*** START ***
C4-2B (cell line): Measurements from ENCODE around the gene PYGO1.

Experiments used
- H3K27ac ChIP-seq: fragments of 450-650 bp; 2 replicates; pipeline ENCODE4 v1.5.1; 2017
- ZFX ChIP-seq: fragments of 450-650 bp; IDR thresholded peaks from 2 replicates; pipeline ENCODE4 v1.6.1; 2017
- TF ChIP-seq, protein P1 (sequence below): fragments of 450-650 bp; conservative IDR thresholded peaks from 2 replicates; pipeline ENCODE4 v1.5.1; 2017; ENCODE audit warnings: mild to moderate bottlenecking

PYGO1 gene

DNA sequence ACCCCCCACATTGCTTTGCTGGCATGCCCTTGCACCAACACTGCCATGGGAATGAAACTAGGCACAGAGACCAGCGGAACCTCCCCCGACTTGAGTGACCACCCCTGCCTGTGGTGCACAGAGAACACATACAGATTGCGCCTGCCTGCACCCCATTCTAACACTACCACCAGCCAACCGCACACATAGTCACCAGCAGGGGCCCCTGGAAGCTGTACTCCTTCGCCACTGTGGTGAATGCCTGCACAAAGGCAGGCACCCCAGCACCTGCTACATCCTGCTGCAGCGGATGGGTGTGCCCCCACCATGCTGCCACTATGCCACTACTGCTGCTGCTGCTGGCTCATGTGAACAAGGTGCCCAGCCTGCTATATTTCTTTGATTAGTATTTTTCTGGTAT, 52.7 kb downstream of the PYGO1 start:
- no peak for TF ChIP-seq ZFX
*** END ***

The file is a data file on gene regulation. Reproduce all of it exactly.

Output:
C4-2B (cell line): Measurements from ENCODE around the gene PYGO1.

Experiments used
- H3K27ac ChIP-seq: fragments of 450-650 bp; 2 replicates; pipeline ENCODE4 v1.5.1; 2017
- ZFX ChIP-seq: fragments of 450-650 bp; IDR thresholded peaks from 2 replicates; pipeline ENCODE4 v1.6.1; 2017
- TF ChIP-seq, protein P1 (sequence below): fragments of 450-650 bp; conservative IDR thresholded peaks from 2 replicates; pipeline ENCODE4 v1.5.1; 2017; ENCODE audit warnings: mild to moderate bottlenecking

PYGO1 gene

DNA sequence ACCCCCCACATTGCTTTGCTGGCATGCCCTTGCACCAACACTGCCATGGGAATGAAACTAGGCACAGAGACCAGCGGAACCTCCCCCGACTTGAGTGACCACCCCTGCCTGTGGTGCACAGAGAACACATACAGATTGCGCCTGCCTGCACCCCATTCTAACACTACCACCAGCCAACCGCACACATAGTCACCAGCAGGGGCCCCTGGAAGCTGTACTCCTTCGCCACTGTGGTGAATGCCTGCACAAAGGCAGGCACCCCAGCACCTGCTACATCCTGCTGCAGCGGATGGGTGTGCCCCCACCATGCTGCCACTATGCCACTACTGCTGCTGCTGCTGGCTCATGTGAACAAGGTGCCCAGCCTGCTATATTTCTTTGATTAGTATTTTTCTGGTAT, 52.7 kb downstream of the PYGO1 start:
- no peak for TF ChIP-seq ZFX